It was well over a year ago, February 2014, that I met with Noah. He smiled but his eyes lacked the luster of true excitement.
I knew then that he wasn’t going to deliver the news I wanted.
“It’s a great story,” he said. “And the descriptions of diving are magnificent.” He sighed. “But you’ll need more than line editing. Let me show you what I mean,” he said, retrieving the manuscript.
I opened the document at one of the many colorful tags attached to the pages. I was greeted by arrows, strike-throughs, question marks, and multiple comments scattered in thought bubbles.
Noah proceeded to point at elements that slowed down the flow the story. He showed me erratic jumps in timeline and how secondary characters were stealing the spotlight.
Noah was the pair of eyes I needed. I reviewed his notes and went back to work, vowing to be done in no more than a month. My goal was to have the novel of The Diver – A tale of Adventure, Deceit, and Redemption, ready for early spring 2014—as I had promised the readers who downloaded the free samples.
A month into the revisions I knew it wasn’t going to happen.
What I thought would be a couple of paragraph shifts, turned into a major job of rewriting, eliminating, and creating scenes.
Thus mid-April arrived and I contacted Noah again, sending him the document in electronic format.
Noah talked to me a couple of days after: “Definitely better but you need developmental edit,” he said. “I’ll put you in touch with my buddy, Jim Thomsen.”
Hello, Jim Thomsen
I had heard of the man before—a jocular character famous for his quick wit and for turning mundane coffee shop banter into topics of heated discussion. His reply to my inquiry was straight-forward and he made it clear that he wasn’t going to waste time in a bidding war. He only asked me to let him edit a sample and we could have a discussion after.
Two weeks after, I received his feedback. He pointed distracting elements, eliminated what I thought were crucial details without affecting the story, and his suggestions improved that segment of the story.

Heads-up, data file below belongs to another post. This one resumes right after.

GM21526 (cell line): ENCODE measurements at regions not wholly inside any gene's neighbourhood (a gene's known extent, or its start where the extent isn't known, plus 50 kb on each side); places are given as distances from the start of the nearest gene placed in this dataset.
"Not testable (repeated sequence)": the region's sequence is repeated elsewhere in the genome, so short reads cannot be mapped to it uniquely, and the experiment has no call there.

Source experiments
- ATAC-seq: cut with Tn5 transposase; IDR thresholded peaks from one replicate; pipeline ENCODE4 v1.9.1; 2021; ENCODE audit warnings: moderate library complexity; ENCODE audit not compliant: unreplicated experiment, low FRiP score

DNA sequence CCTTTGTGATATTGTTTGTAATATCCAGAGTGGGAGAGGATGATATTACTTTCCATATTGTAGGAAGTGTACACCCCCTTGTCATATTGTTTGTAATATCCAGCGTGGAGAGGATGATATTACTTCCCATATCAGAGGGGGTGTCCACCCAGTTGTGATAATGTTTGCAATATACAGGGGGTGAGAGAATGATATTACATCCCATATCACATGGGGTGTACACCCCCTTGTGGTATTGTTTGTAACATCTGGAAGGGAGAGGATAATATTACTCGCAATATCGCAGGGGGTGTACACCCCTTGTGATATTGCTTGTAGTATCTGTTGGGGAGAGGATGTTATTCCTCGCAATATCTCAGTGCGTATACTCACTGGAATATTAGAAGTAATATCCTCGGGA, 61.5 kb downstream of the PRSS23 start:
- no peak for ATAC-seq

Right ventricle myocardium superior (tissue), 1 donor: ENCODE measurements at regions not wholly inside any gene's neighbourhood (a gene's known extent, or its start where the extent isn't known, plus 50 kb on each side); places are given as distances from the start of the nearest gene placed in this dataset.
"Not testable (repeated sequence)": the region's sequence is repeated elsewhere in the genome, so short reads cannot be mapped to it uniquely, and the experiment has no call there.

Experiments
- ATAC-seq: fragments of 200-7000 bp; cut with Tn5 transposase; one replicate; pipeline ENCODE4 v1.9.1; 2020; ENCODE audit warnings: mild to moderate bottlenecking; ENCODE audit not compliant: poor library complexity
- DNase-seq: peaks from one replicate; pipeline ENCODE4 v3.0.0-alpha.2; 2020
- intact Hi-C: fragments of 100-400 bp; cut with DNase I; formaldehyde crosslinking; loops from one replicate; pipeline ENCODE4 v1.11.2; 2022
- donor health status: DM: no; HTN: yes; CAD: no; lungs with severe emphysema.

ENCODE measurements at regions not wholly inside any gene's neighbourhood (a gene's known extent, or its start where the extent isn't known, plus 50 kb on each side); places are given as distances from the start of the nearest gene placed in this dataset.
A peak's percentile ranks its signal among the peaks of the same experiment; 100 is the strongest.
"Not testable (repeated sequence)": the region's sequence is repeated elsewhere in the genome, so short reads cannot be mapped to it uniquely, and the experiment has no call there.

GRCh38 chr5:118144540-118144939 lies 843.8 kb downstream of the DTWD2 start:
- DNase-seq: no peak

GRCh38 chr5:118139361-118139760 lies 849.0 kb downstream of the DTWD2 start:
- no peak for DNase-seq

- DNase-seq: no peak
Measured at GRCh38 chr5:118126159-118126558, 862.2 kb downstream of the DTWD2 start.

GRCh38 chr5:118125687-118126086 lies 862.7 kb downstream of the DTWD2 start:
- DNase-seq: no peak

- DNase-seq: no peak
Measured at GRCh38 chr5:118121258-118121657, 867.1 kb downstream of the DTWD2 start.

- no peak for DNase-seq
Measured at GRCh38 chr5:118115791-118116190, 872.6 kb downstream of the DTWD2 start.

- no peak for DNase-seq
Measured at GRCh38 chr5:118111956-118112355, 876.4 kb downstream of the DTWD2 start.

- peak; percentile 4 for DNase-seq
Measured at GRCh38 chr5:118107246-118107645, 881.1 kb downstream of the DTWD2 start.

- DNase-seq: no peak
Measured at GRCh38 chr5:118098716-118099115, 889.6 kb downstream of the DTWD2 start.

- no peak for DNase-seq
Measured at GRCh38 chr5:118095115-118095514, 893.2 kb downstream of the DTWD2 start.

All I knew at that point is that a book release on 2014 wasn’t going to happen. Two days after, I was on my way to a brewery to discuss the project after submitting the full manuscript. That was such a remarkable moment, as Jim and I discussed the intricacies of writing over a cold brew in a sunny day.
“How much work do you think I need?” I asked.
“You’re just going over a learning curve,” he said. Jim then looked me in the eyes with a stoic expression. “Look, you have a great story in the making but it needs work. I’m going to challenge you like no one has challenged you, and you’re going to work like you haven’t worked before.”
I couldn’t measure the true extent of Jim’s words at that moment. How much work could I possibly need? I thought. I’ve already done plenty of work.
My answer came two months after: Extensive markings in MS Word review mode along with nearly twenty pages of critiques and notes.
The notes demanded extensive rewriting, elimination of over fifty percent of the scenes, and creating new ones to tighten the new structure.
I could only huff, realizing I wasn’t anywhere close to done as I initially thought. I could only roll my eyes as I contemplated the amount of work in front of me. “I don’t want to discourage you,” Jim had said in his notes, “but I told you I’d help you turn this to professional standards.”
But I wasn’t discouraged. Jim Thomsen was the expert and his advice rang true. Publishing without following his advice would be careless.
Yes, you never argue with the editor!
And so I went back to work.
Three months after, the new draft was completed and submitted. I could only sit and wait.
My heart raced when I received the reviewed manuscript and Jim’s notes. I followed all his suggestions, I thought, but if I still need to rewrite, so be it.
The red markings were scarce. The notes amounted to less than seven pages. I contacted Jim to see if there was a mistake. “No mistake. You completely turned it around,” Jim said.
Some more line editing, a final proof-reading, and formatting and here’s the final work!
Thus, The Diver – A tale of Adventure, Deceit, and Redemption evolved into Saga of The Diver, a rich story worthy of a trilogy.
I wish I would’ve been able to finish the first volume when I promised, yet while good work can move at a steady pace, it cannot be rushed. The discerning eye of the editor had the final word, and the book wasn’t going to land on your hands until Jim gave his blessings.
Here’s your patience paying off.
I believe it worth the wait.
Love your editor. Always!